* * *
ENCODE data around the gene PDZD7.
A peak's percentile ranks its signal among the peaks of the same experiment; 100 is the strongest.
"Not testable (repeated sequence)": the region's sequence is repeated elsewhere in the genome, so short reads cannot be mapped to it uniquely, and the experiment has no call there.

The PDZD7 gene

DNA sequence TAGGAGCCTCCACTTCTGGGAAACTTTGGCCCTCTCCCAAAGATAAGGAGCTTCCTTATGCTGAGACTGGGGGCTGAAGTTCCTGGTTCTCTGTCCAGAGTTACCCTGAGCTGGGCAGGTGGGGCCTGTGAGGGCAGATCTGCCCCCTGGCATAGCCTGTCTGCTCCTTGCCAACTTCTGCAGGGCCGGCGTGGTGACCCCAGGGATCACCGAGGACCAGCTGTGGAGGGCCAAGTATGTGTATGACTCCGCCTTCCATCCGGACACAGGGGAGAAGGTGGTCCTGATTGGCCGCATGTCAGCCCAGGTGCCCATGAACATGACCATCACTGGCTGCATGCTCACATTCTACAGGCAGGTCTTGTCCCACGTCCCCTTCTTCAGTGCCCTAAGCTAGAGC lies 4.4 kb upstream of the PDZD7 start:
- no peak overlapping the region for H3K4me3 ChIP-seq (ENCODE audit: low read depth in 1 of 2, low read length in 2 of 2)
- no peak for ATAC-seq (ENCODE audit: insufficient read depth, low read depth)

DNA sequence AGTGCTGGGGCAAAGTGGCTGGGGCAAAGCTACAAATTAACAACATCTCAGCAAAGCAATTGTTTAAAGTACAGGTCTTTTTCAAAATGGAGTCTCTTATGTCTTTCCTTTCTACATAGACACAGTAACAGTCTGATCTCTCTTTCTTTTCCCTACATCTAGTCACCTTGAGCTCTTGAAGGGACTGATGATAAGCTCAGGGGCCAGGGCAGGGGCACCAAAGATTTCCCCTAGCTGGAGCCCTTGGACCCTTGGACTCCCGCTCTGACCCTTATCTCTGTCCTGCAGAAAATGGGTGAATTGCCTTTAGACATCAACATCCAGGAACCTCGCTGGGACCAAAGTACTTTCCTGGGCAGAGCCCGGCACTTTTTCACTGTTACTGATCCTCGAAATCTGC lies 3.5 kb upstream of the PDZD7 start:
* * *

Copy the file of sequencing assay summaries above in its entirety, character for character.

ENCODE data around the gene PDZD7.
A peak's percentile ranks its signal among the peaks of the same experiment; 100 is the strongest.
"Not testable (repeated sequence)": the region's sequence is repeated elsewhere in the genome, so short reads cannot be mapped to it uniquely, and the experiment has no call there.

The PDZD7 gene

DNA sequence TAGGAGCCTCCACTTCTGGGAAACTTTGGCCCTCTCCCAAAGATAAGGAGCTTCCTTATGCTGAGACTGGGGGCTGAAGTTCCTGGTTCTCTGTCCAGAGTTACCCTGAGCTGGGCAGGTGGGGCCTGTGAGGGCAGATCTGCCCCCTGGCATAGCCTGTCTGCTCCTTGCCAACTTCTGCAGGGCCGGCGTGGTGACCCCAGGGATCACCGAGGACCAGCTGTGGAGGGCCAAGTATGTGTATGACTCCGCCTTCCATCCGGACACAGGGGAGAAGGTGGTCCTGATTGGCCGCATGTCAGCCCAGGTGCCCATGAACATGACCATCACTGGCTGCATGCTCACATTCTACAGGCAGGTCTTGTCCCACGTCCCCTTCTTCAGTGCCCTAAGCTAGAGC lies 4.4 kb upstream of the PDZD7 start:
- no peak overlapping the region for H3K4me3 ChIP-seq (ENCODE audit: low read depth in 1 of 2, low read length in 2 of 2)
- no peak for ATAC-seq (ENCODE audit: insufficient read depth, low read depth)

DNA sequence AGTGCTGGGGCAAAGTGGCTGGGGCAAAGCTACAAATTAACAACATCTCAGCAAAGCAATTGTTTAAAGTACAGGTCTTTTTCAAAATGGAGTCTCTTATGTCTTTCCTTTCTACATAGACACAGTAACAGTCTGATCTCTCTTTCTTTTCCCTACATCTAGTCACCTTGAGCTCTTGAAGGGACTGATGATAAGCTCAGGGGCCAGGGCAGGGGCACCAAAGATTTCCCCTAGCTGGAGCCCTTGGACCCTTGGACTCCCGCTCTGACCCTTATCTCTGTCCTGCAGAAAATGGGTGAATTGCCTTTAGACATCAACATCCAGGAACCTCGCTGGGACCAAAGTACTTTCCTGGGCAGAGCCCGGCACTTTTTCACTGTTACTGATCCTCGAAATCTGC lies 3.5 kb upstream of the PDZD7 start: